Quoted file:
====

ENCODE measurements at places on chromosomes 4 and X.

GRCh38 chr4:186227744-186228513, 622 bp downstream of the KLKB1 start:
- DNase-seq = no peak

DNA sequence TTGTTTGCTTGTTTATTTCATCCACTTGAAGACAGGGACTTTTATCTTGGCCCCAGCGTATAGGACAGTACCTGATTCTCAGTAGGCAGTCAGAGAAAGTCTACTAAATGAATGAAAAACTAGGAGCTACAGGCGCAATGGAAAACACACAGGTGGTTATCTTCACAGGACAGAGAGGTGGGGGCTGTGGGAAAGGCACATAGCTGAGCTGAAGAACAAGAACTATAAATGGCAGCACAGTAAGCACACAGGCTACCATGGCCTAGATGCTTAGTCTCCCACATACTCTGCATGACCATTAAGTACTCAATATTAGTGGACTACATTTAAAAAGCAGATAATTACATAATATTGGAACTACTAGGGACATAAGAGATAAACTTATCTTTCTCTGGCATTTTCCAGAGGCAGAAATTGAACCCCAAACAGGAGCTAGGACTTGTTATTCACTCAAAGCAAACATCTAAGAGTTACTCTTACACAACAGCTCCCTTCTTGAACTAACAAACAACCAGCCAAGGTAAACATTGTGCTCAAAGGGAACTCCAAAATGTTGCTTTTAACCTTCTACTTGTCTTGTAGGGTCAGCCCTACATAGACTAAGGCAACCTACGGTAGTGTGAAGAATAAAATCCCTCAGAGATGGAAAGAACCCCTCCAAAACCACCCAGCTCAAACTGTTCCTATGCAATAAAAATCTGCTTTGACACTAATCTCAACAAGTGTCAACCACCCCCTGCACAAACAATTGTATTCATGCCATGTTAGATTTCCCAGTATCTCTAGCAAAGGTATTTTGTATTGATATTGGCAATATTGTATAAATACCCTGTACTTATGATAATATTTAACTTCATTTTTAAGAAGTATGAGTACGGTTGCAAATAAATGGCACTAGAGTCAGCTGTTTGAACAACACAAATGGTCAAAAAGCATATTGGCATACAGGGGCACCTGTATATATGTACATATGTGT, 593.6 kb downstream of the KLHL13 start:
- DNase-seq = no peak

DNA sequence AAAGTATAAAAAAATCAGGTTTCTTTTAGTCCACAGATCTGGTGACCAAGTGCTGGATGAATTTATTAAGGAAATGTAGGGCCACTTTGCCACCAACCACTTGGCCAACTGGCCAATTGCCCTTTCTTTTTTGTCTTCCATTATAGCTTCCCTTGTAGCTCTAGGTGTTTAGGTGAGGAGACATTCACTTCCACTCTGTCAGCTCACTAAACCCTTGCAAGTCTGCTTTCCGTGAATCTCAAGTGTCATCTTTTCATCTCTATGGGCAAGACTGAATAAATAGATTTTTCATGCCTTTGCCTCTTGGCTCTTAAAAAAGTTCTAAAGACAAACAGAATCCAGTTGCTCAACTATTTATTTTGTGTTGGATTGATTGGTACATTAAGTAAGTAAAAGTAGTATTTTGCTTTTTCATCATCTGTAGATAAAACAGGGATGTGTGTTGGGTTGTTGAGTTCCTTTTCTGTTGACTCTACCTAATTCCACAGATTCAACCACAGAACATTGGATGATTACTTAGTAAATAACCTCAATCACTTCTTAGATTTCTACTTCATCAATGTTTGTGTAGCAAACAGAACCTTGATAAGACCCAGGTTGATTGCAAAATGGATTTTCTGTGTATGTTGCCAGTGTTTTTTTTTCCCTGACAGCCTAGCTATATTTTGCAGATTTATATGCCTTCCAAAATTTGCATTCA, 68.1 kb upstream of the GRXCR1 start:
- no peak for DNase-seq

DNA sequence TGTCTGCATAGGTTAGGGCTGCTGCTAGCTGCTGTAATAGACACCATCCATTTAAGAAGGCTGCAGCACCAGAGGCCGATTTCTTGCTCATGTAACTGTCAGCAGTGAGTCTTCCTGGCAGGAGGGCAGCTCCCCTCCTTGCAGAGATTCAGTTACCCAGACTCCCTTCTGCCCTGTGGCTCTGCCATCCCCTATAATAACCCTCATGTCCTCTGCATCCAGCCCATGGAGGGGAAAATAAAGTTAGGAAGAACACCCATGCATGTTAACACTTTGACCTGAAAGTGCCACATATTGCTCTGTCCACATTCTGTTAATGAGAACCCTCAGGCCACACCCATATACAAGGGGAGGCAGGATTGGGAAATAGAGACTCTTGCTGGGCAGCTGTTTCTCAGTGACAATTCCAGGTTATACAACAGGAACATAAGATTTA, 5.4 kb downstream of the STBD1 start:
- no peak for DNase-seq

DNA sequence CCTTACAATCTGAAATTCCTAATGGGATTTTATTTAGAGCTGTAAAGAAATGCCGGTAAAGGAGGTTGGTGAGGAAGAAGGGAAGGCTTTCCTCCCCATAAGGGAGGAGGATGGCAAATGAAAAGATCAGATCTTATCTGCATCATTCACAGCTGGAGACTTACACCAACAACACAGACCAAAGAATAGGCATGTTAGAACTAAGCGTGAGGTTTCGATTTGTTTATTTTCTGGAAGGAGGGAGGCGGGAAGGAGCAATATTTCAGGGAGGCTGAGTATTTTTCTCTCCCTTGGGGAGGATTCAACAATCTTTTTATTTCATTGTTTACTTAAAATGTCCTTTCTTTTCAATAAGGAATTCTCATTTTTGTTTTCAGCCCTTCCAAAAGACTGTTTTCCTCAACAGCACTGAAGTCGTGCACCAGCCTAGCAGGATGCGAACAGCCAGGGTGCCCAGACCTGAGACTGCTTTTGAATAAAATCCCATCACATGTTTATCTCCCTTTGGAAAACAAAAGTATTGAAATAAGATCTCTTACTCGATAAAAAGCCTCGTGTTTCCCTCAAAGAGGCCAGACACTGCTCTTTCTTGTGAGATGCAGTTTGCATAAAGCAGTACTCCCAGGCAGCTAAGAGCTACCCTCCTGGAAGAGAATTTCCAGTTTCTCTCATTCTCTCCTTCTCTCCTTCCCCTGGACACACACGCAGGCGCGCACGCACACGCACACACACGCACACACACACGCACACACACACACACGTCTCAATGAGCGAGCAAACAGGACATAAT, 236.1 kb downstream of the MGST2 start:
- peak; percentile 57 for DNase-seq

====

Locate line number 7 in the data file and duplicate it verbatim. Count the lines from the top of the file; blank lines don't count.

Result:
- no peak for DNase-seq